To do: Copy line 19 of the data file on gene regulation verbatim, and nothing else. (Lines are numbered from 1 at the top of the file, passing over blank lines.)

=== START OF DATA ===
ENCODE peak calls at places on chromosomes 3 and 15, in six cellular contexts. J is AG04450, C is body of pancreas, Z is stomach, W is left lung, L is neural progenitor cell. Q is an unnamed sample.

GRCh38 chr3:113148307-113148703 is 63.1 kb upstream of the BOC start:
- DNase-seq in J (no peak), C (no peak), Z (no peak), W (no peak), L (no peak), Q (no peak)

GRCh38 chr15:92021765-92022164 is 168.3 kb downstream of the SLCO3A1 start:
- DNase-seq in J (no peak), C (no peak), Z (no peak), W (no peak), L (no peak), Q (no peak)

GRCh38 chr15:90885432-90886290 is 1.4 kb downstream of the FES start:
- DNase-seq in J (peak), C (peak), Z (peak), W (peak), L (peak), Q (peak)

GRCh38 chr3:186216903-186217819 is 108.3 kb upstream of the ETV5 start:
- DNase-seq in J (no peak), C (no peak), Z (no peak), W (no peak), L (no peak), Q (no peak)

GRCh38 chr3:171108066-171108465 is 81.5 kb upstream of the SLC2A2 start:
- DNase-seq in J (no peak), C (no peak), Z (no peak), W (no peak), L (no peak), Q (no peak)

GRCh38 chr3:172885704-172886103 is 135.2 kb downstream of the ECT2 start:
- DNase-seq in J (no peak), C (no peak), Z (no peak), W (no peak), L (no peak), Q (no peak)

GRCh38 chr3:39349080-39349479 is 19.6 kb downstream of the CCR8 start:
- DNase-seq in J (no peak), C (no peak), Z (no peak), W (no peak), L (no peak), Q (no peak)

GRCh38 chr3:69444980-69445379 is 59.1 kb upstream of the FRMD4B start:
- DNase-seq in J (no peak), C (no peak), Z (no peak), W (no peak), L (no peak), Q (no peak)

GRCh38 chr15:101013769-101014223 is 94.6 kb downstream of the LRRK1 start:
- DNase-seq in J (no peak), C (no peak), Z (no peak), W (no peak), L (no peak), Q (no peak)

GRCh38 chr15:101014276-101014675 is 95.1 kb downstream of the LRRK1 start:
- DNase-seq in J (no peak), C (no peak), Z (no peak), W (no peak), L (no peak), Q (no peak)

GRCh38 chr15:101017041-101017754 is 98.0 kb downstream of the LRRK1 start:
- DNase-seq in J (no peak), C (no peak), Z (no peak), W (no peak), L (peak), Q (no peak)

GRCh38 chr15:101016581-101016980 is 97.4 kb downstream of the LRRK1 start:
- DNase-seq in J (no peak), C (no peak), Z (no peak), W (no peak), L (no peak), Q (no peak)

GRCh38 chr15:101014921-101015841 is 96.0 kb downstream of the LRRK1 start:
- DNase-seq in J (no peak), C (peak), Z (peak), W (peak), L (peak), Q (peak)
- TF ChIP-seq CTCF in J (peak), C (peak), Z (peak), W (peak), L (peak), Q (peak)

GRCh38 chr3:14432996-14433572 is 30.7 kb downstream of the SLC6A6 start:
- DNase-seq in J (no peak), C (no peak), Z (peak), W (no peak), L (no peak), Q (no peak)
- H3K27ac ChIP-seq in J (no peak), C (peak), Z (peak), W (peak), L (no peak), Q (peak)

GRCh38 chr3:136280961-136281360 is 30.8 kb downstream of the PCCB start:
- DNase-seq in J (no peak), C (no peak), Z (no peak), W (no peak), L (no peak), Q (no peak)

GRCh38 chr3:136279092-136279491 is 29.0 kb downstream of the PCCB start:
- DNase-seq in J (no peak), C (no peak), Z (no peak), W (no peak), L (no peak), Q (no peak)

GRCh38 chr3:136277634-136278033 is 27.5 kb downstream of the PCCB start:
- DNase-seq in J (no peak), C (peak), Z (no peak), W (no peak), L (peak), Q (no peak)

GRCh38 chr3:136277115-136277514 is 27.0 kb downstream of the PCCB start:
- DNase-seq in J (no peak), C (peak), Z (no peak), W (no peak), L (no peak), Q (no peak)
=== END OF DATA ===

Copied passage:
- DNase-seq in J (no peak), C (no peak), Z (no peak), W (no peak), L (no peak), Q (no peak)